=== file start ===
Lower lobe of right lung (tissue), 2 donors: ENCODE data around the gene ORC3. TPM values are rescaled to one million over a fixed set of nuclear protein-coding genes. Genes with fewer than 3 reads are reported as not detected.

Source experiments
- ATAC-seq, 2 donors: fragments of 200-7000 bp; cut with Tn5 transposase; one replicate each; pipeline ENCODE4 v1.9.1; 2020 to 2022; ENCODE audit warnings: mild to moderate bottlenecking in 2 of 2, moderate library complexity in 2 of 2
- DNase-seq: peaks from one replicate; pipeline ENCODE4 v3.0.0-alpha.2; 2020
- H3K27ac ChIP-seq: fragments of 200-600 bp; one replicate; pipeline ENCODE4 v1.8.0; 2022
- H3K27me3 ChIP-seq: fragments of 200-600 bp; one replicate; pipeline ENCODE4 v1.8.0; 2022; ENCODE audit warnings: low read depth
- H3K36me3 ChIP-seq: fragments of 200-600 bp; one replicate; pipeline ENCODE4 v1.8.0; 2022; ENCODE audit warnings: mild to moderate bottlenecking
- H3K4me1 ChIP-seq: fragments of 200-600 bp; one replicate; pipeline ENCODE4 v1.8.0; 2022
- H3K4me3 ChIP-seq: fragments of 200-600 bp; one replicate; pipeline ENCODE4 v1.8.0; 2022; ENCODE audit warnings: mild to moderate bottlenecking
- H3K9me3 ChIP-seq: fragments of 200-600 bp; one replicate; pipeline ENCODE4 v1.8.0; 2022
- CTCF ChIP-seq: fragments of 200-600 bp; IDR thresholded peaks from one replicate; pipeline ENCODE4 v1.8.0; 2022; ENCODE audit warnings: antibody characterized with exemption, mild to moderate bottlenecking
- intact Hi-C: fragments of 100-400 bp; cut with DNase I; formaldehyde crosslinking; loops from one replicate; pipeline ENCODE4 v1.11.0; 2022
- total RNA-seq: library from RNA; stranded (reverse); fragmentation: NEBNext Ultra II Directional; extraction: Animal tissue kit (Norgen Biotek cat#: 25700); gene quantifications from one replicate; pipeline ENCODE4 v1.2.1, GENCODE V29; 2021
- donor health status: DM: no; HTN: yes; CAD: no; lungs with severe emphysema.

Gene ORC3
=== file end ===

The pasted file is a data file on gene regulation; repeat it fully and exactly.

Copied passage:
Lower lobe of right lung (tissue), 2 donors: ENCODE data around the gene ORC3. TPM values are rescaled to one million over a fixed set of nuclear protein-coding genes. Genes with fewer than 3 reads are reported as not detected.

Source experiments
- ATAC-seq, 2 donors: fragments of 200-7000 bp; cut with Tn5 transposase; one replicate each; pipeline ENCODE4 v1.9.1; 2020 to 2022; ENCODE audit warnings: mild to moderate bottlenecking in 2 of 2, moderate library complexity in 2 of 2
- DNase-seq: peaks from one replicate; pipeline ENCODE4 v3.0.0-alpha.2; 2020
- H3K27ac ChIP-seq: fragments of 200-600 bp; one replicate; pipeline ENCODE4 v1.8.0; 2022
- H3K27me3 ChIP-seq: fragments of 200-600 bp; one replicate; pipeline ENCODE4 v1.8.0; 2022; ENCODE audit warnings: low read depth
- H3K36me3 ChIP-seq: fragments of 200-600 bp; one replicate; pipeline ENCODE4 v1.8.0; 2022; ENCODE audit warnings: mild to moderate bottlenecking
- H3K4me1 ChIP-seq: fragments of 200-600 bp; one replicate; pipeline ENCODE4 v1.8.0; 2022
- H3K4me3 ChIP-seq: fragments of 200-600 bp; one replicate; pipeline ENCODE4 v1.8.0; 2022; ENCODE audit warnings: mild to moderate bottlenecking
- H3K9me3 ChIP-seq: fragments of 200-600 bp; one replicate; pipeline ENCODE4 v1.8.0; 2022
- CTCF ChIP-seq: fragments of 200-600 bp; IDR thresholded peaks from one replicate; pipeline ENCODE4 v1.8.0; 2022; ENCODE audit warnings: antibody characterized with exemption, mild to moderate bottlenecking
- intact Hi-C: fragments of 100-400 bp; cut with DNase I; formaldehyde crosslinking; loops from one replicate; pipeline ENCODE4 v1.11.0; 2022
- total RNA-seq: library from RNA; stranded (reverse); fragmentation: NEBNext Ultra II Directional; extraction: Animal tissue kit (Norgen Biotek cat#: 25700); gene quantifications from one replicate; pipeline ENCODE4 v1.2.1, GENCODE V29; 2021
- donor health status: DM: no; HTN: yes; CAD: no; lungs with severe emphysema.

Gene ORC3